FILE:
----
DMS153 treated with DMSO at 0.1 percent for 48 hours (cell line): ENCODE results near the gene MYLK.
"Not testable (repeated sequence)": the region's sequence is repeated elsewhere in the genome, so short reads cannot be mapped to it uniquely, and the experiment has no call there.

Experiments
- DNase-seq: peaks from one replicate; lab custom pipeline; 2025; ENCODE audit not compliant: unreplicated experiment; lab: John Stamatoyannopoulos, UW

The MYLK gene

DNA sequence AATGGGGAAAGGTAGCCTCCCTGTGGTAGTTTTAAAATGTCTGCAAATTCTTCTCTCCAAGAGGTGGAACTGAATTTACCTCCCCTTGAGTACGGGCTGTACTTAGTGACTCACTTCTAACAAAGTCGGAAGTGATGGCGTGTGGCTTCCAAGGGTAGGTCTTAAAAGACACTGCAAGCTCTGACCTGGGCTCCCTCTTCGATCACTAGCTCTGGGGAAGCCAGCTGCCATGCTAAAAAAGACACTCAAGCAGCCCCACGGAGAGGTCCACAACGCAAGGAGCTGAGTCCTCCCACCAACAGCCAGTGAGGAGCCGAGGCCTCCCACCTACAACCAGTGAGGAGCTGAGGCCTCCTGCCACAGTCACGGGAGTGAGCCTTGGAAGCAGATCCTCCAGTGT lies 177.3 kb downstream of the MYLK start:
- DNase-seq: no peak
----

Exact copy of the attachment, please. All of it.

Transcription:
DMS153 treated with DMSO at 0.1 percent for 48 hours (cell line): ENCODE results near the gene MYLK.
"Not testable (repeated sequence)": the region's sequence is repeated elsewhere in the genome, so short reads cannot be mapped to it uniquely, and the experiment has no call there.

Experiments
- DNase-seq: peaks from one replicate; lab custom pipeline; 2025; ENCODE audit not compliant: unreplicated experiment; lab: John Stamatoyannopoulos, UW

The MYLK gene

DNA sequence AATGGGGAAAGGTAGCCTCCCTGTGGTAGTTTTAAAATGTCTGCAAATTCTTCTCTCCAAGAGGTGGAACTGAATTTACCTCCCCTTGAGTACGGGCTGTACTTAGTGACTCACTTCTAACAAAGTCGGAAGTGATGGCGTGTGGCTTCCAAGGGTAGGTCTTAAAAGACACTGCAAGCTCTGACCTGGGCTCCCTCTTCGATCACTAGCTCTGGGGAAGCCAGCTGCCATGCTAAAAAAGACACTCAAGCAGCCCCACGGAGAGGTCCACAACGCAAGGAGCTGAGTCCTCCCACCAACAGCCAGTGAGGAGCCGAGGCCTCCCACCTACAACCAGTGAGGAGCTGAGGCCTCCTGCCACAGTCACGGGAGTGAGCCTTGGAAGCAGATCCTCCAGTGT lies 177.3 kb downstream of the MYLK start:
- DNase-seq: no peak